This article considers costs escalation in increasingly lengthy energy insurance disputes and analyses the benefits and risks associated with the various types of settlement offers to mitigate costs exposure

Lengthy and complex disputes

The value and complexity of energy insurance claims is broadly increasing alongside the tendency for parties to invest more resource in pursuing and defending claims. Several decades ago, the duration of a trial in an energy insurance claim was far shorter than current durations e.g. the trial at first instance in the NUKILA1 in 1996 was just two weeks whilst the YME MOPUstor litigation2, which was settled prior to trial, had been scheduled for a 12 week trial in 2018. The scheduling of such long trials, usually at least two or three years after proceedings have commenced, is becoming increasingly commonplace.

The shift to longer and more complex trials is reflective of the way in which energy insurance litigation is becoming more heavily engineered, both procedurally and substantively. The disclosure burden (usually falling more heavily on the insured), including electronic disclosure, often spanning relevant periods of several years is added to the numerous niche and detailed expert evidence disciplines that are often in dispute. The fact is, the trials need to be long to cover all of the complicated points of factual and expert evidence.

Consequence of longer trials = cost

One obvious consequence of this complexity is cost. Liability for a party's own costs and possible adverse costs has not traditionally been a primary driver in energy insurance claims where the sums at stake are often hundreds of millions of dollars, sometimes exceeding a billion dollars.

However, where large legal teams are heavily engaged for a period of several years to pursue or defend an energy insurance claim with a long trial, the costs of doing so can be very significant, running to millions of dollars and occasionally tens of millions. On any view, therefore, legal costs are increasingly becoming an aspect of litigation on which parties are beginning to focus.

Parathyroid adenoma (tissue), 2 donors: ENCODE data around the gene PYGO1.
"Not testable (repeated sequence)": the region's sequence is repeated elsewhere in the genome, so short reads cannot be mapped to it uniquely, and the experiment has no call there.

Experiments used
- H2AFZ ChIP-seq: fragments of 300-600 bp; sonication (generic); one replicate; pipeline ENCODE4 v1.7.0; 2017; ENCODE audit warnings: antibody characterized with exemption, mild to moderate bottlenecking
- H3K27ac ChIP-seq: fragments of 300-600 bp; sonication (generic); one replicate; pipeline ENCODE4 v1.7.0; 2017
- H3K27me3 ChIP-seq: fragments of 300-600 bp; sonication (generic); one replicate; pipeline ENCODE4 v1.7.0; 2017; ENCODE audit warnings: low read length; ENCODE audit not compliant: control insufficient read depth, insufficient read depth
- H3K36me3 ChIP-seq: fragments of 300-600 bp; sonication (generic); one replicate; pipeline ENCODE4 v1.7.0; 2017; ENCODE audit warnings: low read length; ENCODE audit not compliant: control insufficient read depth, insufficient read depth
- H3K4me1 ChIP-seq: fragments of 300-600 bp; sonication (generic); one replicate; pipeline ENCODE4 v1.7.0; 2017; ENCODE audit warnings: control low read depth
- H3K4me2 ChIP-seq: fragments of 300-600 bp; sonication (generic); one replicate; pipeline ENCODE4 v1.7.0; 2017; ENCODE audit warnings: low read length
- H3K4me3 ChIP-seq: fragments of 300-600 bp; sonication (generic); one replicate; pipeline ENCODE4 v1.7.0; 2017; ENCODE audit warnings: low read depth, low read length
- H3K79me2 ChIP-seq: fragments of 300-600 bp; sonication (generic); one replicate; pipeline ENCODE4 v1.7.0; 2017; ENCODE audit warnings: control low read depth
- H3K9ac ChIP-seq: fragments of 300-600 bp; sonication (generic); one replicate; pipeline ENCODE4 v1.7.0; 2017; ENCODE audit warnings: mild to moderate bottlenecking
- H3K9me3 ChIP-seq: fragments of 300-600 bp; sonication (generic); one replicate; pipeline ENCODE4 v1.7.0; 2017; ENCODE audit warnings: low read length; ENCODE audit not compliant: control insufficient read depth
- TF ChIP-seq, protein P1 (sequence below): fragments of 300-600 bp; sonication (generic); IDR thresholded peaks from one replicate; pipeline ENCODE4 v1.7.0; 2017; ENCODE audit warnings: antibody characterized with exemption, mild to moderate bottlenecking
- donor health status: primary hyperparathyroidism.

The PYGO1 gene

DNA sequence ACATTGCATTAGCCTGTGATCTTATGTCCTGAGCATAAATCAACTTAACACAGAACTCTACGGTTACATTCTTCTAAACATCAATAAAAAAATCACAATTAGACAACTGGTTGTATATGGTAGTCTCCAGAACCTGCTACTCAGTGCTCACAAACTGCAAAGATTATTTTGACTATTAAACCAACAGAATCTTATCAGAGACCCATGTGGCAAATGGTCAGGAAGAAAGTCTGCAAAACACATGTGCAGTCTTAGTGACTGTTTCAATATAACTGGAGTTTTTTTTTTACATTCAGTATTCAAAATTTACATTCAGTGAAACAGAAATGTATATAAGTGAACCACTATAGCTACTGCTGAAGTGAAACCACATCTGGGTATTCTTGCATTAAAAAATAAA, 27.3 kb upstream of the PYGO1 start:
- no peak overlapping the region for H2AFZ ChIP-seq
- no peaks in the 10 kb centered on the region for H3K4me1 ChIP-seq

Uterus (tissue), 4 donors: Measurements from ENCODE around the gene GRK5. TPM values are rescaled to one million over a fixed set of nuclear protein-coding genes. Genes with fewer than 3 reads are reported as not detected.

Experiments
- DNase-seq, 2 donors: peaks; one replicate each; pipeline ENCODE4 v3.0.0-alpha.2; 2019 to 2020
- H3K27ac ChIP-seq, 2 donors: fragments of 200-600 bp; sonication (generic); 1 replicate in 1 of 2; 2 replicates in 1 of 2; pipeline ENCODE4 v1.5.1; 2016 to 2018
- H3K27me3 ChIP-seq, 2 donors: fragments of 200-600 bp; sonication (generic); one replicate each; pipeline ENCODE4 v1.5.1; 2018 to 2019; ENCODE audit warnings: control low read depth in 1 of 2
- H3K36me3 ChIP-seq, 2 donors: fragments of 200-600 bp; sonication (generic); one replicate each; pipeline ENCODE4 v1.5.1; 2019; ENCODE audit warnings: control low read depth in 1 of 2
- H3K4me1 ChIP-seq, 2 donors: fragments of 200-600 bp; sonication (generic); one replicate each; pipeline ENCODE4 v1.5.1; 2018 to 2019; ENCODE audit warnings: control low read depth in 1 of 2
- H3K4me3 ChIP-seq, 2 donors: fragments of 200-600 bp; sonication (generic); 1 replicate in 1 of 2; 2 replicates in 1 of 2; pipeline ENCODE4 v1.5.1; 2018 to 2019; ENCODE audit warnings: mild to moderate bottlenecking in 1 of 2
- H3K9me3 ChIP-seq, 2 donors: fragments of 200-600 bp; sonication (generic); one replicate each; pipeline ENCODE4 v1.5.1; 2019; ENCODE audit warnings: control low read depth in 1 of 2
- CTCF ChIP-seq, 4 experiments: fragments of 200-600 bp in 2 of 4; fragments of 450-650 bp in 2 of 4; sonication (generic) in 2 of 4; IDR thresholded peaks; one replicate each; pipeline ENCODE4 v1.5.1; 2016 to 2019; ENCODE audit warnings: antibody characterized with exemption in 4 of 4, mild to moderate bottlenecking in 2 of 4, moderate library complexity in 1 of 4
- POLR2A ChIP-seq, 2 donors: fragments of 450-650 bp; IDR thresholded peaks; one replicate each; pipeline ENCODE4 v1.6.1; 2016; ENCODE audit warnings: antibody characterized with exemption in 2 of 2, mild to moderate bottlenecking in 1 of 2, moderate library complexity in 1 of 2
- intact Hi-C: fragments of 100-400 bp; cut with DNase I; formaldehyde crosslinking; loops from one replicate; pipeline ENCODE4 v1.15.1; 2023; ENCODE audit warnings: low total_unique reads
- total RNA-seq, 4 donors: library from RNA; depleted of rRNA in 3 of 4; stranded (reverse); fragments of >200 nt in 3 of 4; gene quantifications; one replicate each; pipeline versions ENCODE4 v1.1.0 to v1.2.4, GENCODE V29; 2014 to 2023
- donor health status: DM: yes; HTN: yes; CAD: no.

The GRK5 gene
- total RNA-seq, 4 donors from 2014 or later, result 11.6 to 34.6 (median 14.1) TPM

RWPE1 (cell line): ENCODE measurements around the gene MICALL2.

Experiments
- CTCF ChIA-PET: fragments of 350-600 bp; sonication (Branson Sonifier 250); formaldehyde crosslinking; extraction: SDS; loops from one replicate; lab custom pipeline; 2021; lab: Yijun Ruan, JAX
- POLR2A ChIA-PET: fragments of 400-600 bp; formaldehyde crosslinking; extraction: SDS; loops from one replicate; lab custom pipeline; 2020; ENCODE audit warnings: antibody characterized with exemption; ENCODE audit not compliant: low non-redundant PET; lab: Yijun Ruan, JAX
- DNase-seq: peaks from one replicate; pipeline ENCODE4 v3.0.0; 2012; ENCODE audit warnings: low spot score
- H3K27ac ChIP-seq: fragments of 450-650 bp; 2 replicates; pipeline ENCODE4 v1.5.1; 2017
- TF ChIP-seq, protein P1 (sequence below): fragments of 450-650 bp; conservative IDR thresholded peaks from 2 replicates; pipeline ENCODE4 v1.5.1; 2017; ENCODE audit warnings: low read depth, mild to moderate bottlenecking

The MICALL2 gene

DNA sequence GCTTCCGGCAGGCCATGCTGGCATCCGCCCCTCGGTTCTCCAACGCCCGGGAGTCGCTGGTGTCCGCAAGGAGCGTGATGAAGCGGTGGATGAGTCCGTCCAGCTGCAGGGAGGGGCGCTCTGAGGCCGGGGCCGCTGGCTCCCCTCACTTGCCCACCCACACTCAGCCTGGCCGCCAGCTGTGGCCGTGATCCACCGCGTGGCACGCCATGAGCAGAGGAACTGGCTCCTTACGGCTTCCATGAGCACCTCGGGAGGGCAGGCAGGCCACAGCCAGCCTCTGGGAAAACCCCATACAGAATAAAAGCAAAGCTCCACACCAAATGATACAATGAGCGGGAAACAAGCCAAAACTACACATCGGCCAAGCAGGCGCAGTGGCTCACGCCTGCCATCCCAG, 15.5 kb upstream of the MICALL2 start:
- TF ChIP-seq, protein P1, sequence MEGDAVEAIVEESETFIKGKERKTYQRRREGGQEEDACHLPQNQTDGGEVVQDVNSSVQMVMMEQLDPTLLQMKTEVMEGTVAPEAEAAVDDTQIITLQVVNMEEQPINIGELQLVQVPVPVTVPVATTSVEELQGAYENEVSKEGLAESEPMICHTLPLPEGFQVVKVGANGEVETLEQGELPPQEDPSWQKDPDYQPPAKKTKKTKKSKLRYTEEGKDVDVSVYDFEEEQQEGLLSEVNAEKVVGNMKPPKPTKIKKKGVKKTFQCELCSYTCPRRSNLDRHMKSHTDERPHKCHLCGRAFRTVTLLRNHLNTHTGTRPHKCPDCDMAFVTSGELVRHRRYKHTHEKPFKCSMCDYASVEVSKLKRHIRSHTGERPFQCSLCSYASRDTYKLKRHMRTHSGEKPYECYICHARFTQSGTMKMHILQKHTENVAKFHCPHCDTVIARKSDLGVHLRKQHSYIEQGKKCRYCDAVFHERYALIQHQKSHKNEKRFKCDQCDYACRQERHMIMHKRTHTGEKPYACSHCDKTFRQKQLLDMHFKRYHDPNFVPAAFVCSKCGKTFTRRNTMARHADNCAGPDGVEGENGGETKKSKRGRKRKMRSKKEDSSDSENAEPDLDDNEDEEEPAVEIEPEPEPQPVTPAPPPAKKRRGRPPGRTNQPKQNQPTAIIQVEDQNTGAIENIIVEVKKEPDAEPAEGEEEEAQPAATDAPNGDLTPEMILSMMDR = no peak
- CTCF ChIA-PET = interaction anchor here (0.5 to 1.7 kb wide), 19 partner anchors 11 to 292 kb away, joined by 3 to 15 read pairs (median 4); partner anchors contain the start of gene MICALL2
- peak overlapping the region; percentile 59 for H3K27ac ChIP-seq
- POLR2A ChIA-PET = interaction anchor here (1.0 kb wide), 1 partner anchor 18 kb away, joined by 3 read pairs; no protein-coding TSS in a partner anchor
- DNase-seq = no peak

Costs recovery rules

The general rule in litigation in England is that a successful party recovers a large proportion of its costs from the losing party. This rule incentivises the likely losing party to settle prior to trial. However, where the merits are not clear-cut, the risk of becoming the losing party ought to incentivise both parties to explore pre-trial settlement.

Types of settlement offer

In order to encourage this, there are mechanisms which can disrupt the usual "loser pays" principle. Where a party to English court proceedings makes a settlement offer under Part 36 of the Civil Procedure Rules, there will be specific consequences resulting from that offer. The formulaic costs consequences encourage a party making the offer (either the claimant or the defendant) to pitch its Part 36 offer as close as possible to what it considers to be its best case at trial. Therefore, even if a party that has made an offer proceeds to "lose" at Court in the broadest sense, it will not necessarily pay all of the other party's costs if it made an offer which the other party did not beat at trial.

The vehicle of Part 36 is rigid and offers must generally be damages offers which are framed in a very specific way. However, the reality of complicated claims is that they sometimes do not easily fit within this rigid structure. In an energy insurance context, factors such as a large subscription market, fronting arrangements and loss load premium issues mean that a Part 36 offer is sometimes unsuitable. There are, in such circumstances, alternative ways to settle claims.